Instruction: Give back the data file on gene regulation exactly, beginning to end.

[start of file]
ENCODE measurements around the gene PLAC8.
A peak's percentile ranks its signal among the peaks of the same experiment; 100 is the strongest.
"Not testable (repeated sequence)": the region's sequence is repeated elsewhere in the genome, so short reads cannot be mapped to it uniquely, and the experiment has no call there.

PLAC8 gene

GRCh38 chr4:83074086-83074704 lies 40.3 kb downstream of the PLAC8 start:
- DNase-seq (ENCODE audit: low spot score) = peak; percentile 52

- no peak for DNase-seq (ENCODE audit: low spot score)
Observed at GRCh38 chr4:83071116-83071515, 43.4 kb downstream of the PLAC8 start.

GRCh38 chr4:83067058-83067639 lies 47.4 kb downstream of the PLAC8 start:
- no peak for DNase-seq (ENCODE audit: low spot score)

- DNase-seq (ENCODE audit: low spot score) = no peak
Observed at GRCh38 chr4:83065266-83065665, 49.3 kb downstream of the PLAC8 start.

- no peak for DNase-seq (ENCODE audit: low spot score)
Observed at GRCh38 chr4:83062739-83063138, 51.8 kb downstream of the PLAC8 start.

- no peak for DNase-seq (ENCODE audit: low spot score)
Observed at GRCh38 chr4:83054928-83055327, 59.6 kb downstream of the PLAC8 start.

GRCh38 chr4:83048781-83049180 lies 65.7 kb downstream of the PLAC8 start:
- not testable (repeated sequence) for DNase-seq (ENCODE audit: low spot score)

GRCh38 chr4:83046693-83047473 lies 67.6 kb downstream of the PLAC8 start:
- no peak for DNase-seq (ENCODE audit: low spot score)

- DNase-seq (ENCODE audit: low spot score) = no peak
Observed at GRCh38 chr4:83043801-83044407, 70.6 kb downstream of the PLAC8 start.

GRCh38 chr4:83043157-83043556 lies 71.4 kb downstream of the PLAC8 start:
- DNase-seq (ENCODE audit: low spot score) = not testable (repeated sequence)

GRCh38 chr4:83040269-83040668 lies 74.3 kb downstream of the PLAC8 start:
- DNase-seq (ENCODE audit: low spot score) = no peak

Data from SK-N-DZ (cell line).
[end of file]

ENCODE measurements around the gene PLAC8.
A peak's percentile ranks its signal among the peaks of the same experiment; 100 is the strongest.
"Not testable (repeated sequence)": the region's sequence is repeated elsewhere in the genome, so short reads cannot be mapped to it uniquely, and the experiment has no call there.

PLAC8 gene

GRCh38 chr4:83074086-83074704 lies 40.3 kb downstream of the PLAC8 start:
- DNase-seq (ENCODE audit: low spot score) = peak; percentile 52

- no peak for DNase-seq (ENCODE audit: low spot score)
Observed at GRCh38 chr4:83071116-83071515, 43.4 kb downstream of the PLAC8 start.

GRCh38 chr4:83067058-83067639 lies 47.4 kb downstream of the PLAC8 start:
- no peak for DNase-seq (ENCODE audit: low spot score)

- DNase-seq (ENCODE audit: low spot score) = no peak
Observed at GRCh38 chr4:83065266-83065665, 49.3 kb downstream of the PLAC8 start.

- no peak for DNase-seq (ENCODE audit: low spot score)
Observed at GRCh38 chr4:83062739-83063138, 51.8 kb downstream of the PLAC8 start.

- no peak for DNase-seq (ENCODE audit: low spot score)
Observed at GRCh38 chr4:83054928-83055327, 59.6 kb downstream of the PLAC8 start.

GRCh38 chr4:83048781-83049180 lies 65.7 kb downstream of the PLAC8 start:
- not testable (repeated sequence) for DNase-seq (ENCODE audit: low spot score)

GRCh38 chr4:83046693-83047473 lies 67.6 kb downstream of the PLAC8 start:
- no peak for DNase-seq (ENCODE audit: low spot score)

- DNase-seq (ENCODE audit: low spot score) = no peak
Observed at GRCh38 chr4:83043801-83044407, 70.6 kb downstream of the PLAC8 start.

GRCh38 chr4:83043157-83043556 lies 71.4 kb downstream of the PLAC8 start:
- DNase-seq (ENCODE audit: low spot score) = not testable (repeated sequence)

GRCh38 chr4:83040269-83040668 lies 74.3 kb downstream of the PLAC8 start:
- DNase-seq (ENCODE audit: low spot score) = no peak

Data from SK-N-DZ (cell line).